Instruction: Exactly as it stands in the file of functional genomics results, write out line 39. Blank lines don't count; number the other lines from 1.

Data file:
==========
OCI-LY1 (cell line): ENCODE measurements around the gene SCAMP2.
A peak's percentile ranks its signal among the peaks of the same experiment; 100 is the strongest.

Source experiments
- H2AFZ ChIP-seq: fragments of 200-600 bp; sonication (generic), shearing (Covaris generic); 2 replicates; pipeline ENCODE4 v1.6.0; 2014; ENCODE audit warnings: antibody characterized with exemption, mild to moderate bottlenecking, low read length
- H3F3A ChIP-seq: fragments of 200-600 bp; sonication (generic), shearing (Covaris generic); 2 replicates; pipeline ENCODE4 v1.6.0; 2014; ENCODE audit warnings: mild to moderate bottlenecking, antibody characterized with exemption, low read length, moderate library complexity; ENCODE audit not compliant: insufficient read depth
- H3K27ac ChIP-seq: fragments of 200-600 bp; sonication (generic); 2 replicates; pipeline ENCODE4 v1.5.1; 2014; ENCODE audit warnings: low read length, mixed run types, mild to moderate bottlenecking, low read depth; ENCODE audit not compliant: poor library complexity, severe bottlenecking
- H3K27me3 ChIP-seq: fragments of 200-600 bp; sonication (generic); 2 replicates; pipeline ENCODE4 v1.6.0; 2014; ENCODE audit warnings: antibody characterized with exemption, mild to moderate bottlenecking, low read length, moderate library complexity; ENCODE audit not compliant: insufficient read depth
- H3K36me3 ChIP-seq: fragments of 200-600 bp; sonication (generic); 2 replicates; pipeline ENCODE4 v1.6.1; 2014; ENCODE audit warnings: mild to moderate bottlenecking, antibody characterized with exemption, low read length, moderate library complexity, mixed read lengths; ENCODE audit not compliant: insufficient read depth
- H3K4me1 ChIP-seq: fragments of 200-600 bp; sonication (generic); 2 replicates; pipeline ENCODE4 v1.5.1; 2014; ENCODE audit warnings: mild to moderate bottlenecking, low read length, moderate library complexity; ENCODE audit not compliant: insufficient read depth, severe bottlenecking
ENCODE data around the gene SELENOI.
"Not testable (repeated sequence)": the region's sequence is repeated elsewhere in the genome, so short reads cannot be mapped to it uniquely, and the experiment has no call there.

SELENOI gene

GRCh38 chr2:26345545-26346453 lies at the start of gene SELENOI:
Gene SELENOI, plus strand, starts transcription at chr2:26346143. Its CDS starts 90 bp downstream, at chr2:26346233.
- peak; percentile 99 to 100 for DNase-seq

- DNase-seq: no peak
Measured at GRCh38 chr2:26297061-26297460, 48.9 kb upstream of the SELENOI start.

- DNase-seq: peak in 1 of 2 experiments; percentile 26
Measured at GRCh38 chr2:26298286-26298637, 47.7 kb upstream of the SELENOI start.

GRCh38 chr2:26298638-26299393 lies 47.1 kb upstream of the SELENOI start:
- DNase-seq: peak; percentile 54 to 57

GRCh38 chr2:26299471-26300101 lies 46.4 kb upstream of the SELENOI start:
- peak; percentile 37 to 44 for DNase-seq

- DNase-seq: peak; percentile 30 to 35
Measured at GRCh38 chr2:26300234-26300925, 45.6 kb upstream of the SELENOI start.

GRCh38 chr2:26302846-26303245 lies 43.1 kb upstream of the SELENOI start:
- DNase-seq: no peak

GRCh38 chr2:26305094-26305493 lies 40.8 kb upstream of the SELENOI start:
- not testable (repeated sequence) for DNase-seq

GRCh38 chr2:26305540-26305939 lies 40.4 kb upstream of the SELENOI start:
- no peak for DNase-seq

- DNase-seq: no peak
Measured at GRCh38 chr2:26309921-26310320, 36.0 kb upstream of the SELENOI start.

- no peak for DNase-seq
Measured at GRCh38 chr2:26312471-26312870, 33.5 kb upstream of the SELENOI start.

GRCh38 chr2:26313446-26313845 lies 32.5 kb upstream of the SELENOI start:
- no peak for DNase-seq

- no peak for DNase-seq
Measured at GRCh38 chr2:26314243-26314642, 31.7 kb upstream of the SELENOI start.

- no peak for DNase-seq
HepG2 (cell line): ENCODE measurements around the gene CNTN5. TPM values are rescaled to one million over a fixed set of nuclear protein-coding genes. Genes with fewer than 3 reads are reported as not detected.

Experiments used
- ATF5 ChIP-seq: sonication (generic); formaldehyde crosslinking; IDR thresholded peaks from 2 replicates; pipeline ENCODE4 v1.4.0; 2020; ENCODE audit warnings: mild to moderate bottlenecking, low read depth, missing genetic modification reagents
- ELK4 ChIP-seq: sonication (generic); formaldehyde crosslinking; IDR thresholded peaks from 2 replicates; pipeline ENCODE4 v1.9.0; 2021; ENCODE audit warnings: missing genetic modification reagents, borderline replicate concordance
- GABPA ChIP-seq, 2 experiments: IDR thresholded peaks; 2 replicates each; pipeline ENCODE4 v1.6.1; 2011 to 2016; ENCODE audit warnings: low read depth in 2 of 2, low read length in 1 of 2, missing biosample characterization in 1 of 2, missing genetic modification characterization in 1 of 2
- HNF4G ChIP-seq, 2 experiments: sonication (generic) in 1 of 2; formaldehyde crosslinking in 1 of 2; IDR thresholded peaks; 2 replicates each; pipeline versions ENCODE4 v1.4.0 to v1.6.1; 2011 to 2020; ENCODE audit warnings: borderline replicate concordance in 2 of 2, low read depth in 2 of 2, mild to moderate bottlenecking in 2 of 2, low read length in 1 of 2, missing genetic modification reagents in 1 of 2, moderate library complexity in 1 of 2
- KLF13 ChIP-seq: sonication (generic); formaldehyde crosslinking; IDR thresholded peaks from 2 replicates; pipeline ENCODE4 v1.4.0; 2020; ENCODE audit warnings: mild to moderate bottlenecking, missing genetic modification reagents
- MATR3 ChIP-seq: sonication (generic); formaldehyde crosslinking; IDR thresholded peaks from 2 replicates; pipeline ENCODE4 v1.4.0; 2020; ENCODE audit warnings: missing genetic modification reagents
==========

Measured at GRCh38 chr2:26314243-26314642, 31.7 kb upstream of the SELENOI start.